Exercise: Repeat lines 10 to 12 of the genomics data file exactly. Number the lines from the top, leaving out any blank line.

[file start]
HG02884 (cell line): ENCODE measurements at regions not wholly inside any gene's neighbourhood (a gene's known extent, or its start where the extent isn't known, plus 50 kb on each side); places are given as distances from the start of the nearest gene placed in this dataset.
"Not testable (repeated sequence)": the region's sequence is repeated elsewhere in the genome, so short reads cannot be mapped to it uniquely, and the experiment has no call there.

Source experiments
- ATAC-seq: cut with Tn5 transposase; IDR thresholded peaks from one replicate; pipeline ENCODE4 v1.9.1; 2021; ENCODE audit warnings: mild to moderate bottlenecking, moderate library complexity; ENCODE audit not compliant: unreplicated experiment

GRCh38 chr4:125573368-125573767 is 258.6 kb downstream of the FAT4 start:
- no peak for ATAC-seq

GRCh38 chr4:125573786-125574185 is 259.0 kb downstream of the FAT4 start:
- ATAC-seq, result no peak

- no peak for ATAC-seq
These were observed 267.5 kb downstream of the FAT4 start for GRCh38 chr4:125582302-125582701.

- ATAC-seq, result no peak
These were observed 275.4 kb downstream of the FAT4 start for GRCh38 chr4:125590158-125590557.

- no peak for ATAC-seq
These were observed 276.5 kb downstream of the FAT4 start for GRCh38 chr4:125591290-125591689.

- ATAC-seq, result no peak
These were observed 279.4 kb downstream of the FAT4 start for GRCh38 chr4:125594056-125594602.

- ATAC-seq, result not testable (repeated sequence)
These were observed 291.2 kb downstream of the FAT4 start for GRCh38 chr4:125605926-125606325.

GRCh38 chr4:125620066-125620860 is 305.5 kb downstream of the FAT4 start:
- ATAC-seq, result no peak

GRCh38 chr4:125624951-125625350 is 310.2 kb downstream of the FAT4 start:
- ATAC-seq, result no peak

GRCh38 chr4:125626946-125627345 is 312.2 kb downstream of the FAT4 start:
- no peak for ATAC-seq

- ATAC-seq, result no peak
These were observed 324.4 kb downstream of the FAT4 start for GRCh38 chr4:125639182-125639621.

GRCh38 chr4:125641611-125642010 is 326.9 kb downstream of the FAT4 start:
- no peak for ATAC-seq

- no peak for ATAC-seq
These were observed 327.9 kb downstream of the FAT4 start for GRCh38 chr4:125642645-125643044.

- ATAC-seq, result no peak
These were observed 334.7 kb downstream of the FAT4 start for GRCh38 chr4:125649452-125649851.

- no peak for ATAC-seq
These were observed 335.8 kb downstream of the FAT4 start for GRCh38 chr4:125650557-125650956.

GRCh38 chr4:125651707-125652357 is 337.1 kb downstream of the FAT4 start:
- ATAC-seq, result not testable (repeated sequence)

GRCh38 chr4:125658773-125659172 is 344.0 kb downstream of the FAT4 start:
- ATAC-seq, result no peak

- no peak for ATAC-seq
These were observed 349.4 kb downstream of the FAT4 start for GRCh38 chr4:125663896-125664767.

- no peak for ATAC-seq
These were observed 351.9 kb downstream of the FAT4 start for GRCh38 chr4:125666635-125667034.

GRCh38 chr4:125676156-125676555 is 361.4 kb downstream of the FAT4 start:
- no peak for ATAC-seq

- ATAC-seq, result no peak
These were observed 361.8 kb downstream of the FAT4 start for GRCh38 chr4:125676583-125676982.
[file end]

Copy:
These were observed 267.5 kb downstream of the FAT4 start for GRCh38 chr4:125582302-125582701.

- ATAC-seq, result no peak
These were observed 275.4 kb downstream of the FAT4 start for GRCh38 chr4:125590158-125590557.